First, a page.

On the effect of a thin liquid film on the crown propagation in drop impact studies
Grazia Lamanna  1, *@  , Anne Geppert  1@  , Bernhard Weigand  1@  
1 : University of Stuttgart, Institute of Aerospace Thermodynamics
Pfaffenwaldring 31, 70569 Stuttgart -  Germany
* : Corresponding author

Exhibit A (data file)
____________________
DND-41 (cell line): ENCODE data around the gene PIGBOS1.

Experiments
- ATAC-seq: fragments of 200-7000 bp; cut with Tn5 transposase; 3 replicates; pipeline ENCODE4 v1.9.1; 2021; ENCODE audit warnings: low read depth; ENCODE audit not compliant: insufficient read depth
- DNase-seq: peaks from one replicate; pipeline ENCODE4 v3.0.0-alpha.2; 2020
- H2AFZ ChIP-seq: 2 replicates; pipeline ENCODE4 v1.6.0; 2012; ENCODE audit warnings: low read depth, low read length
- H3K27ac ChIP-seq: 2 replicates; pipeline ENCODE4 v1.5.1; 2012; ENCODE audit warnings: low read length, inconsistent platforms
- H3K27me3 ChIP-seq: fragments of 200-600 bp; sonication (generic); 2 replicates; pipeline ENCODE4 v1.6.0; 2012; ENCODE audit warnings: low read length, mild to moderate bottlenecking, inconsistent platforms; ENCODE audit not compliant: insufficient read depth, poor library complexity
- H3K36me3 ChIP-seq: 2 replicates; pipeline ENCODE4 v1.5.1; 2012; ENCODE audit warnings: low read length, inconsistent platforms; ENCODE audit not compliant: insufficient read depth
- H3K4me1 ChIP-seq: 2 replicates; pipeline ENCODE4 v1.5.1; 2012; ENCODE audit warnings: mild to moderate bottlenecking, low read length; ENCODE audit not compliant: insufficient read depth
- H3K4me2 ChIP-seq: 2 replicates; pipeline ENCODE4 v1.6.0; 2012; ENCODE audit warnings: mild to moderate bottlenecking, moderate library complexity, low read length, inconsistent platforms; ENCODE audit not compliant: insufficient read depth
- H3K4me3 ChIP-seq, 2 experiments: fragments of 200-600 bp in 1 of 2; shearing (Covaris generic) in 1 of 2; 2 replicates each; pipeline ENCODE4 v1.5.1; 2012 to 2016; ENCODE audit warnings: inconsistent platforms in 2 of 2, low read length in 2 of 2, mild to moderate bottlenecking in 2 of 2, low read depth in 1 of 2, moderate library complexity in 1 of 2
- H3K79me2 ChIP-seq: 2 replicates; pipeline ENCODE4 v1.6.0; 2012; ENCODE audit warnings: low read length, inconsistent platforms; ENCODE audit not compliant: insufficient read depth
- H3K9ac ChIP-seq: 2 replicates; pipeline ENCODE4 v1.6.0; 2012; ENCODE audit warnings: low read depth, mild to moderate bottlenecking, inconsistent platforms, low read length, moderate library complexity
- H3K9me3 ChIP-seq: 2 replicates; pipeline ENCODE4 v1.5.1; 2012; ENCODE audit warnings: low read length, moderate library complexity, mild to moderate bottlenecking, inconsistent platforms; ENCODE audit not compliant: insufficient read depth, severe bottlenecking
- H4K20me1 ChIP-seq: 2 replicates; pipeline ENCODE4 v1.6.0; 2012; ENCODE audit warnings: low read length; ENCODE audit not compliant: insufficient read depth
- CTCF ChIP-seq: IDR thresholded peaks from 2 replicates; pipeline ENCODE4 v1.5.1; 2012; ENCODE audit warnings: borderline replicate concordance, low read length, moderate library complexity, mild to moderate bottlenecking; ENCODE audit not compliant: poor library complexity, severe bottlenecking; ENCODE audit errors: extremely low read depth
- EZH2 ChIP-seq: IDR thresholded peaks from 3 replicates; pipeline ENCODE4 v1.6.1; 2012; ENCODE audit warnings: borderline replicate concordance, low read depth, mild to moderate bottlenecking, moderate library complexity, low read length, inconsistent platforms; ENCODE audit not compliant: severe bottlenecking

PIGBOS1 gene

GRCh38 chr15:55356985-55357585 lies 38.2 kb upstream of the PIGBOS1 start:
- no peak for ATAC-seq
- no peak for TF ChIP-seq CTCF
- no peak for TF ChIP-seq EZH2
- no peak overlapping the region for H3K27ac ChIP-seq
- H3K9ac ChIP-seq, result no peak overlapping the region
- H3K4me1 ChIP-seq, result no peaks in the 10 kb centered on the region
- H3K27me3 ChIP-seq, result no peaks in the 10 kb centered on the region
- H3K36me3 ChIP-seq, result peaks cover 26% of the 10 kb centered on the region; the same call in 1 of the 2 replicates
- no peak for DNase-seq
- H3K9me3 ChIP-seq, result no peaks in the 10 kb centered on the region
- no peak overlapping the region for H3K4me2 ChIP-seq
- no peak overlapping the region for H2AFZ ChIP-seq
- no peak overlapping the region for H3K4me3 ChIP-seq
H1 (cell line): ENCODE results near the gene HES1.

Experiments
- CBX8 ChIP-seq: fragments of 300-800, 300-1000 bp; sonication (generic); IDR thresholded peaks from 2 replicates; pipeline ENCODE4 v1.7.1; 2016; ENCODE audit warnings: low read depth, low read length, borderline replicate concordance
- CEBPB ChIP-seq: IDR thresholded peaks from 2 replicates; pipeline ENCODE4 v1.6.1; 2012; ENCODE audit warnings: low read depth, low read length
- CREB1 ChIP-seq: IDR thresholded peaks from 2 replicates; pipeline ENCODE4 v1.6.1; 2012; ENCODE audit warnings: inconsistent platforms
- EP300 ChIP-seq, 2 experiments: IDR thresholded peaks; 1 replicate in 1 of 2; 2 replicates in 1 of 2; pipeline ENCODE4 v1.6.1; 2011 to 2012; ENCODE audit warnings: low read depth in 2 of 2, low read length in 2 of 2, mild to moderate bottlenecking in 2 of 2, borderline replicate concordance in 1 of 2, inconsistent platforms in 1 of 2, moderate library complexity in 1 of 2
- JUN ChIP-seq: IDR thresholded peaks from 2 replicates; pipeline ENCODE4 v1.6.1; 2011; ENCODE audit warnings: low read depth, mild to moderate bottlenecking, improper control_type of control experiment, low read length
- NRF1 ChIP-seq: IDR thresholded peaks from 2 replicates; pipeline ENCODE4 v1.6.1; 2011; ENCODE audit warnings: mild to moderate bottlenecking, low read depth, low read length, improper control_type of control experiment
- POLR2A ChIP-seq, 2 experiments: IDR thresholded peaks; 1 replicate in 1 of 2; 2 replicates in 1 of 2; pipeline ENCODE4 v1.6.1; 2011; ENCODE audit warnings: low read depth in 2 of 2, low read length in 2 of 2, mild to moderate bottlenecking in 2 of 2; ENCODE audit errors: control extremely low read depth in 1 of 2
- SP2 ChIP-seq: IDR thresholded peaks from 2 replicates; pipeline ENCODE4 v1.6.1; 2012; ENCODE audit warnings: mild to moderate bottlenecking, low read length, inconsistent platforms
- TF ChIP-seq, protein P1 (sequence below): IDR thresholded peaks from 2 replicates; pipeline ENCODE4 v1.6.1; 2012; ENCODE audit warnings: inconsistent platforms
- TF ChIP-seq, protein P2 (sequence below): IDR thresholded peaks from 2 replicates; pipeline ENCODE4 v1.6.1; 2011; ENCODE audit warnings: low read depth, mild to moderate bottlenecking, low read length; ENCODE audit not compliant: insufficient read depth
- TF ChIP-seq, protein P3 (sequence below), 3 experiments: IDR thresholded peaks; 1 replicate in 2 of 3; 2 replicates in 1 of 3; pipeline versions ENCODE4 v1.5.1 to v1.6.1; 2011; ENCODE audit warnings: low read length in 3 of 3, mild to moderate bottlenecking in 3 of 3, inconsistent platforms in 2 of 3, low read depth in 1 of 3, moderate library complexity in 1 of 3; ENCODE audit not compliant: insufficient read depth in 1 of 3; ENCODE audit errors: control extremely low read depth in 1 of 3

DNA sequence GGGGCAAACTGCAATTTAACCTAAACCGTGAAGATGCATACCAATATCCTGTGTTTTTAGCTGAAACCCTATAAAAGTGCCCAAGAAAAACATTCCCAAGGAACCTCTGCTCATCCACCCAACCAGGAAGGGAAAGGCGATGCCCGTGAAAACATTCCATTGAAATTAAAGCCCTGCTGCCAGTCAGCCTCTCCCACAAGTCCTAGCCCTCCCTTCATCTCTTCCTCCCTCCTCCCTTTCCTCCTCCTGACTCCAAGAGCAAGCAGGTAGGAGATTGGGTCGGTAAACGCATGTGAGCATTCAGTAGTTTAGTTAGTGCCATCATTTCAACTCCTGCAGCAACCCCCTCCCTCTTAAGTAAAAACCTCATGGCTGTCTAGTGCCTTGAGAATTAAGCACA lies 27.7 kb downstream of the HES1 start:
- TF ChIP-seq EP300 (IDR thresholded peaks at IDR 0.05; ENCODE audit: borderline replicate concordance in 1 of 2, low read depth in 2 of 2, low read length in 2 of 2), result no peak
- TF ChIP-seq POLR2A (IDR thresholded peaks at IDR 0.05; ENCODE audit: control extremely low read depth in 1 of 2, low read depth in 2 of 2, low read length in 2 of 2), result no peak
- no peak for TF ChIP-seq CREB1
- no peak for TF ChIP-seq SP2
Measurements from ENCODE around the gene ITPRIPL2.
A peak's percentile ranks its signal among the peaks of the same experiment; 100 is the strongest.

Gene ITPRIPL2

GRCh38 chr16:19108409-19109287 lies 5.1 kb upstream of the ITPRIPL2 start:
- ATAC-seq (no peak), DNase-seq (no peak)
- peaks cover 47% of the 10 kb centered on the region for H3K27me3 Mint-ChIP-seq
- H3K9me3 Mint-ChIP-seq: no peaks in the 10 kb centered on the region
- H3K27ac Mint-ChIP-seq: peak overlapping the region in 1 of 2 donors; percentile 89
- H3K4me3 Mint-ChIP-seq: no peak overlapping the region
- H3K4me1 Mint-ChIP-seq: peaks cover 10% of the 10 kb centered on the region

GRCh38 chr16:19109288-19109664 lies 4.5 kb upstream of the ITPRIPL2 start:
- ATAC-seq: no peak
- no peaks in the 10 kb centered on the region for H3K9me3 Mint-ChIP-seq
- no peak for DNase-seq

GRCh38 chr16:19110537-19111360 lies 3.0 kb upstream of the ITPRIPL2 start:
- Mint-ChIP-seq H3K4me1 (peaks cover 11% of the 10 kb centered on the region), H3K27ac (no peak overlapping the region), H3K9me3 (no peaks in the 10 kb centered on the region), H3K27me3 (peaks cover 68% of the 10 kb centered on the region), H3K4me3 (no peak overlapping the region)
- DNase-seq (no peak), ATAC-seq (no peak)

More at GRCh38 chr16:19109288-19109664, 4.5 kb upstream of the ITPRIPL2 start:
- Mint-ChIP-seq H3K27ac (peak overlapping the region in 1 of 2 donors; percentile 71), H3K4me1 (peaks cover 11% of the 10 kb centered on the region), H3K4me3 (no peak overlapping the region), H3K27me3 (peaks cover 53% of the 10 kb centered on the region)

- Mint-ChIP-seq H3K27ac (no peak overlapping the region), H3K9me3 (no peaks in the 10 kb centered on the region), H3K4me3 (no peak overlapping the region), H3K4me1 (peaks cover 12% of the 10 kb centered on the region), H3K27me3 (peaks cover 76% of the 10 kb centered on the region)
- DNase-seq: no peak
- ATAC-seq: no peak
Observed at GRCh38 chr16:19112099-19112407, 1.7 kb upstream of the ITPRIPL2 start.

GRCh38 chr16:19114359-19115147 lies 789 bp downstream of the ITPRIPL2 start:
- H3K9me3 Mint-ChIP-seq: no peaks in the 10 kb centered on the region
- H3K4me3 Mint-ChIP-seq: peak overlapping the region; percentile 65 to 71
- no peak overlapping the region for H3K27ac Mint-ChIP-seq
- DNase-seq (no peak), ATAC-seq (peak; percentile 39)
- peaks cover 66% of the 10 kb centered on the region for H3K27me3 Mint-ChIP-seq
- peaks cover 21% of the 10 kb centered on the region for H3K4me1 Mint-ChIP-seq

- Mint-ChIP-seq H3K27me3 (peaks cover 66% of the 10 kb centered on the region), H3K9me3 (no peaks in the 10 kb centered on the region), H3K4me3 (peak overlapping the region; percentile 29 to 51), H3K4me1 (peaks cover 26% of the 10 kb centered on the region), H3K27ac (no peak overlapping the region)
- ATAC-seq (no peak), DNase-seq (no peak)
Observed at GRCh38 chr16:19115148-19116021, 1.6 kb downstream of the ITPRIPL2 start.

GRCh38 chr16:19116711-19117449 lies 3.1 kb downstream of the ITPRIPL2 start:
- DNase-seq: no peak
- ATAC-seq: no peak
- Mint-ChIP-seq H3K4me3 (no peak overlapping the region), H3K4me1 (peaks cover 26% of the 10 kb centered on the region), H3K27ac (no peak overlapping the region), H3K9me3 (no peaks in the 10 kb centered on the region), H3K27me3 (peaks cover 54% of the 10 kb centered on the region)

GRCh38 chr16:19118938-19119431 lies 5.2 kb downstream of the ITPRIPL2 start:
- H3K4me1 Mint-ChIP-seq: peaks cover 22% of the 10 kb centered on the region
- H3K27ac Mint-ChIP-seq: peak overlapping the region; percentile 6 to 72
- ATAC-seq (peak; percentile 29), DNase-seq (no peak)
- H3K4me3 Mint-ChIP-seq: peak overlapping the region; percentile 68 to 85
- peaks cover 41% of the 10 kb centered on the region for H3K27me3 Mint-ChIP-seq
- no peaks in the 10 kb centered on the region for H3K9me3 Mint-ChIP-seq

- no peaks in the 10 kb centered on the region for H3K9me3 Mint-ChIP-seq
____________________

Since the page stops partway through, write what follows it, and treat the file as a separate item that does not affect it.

Drop impact on a dry/wetted wall is of relevance to many industrial applications as well as to natural sciences. For some applications, such as spray coating or icing of plane wings, both the maximum spreading diameter and the residual thickness of the wall film are of paramount importance for the efficient design and optimisation of the different technologies.In this paper, we propose a modification to existing models for crown propagation and residual film thickness based on stagnation-point flow solutions. It is generally accepted that the position of the crown base exhibits a square-root dependence on time, whereby the constant of proportionality C is inversely proportional to the fourth root of the initial film thickness h_0. We introduce the following two modifications. First, we include the thinning of the initial film thickness, which is no longer considered to be constant. The evolution of the film thickness is obtained directly from the potential flow theory for stagnation-point flow. Second, the constant C is modified to include the momentum losses in the spreading lamella due to boundary layer effects. For the estimation of viscous losses, two different exact solutions of the Navier-Stokes equations are considered with different boundary conditions. The first analytical solution is based on the classical Hiemenz flow solution for droplet impingement on a dry wall. In the second approach, the classical Hiemenz solution is extended to orthogonal stagnation-point flow against a fluid film, resting against a plane wall. This second approach enables for the first time to evaluate the effect of sliding on the crown propagation due to the presence of a liquid wall film. A comparison of the two solutions for the standard and extended Hiemenz-flow is discussed for a few representative test cases. Both solutions lead to a significant improvement in the prediction of the crown propagation rate compared to inviscid models. The preliminary results show that the inclusion of sliding effects becomes increasingly important with increasing wall films thickness (δ = h_0/D_0 > 0.3), where the inception of viscous losses is temporally delayed, as confirmed by experiments. The advantages of the stagnation-point flow approach are twofold. First, it enables a smooth transition from the inertia-driven to the viscous-controlled regime of crown propagation. Second, it lays the foundation for modelling continuously the transition from low-viscosity to high-viscosity wall films and for assessing how the viscosity ratio affects the spreading rate of the crown.


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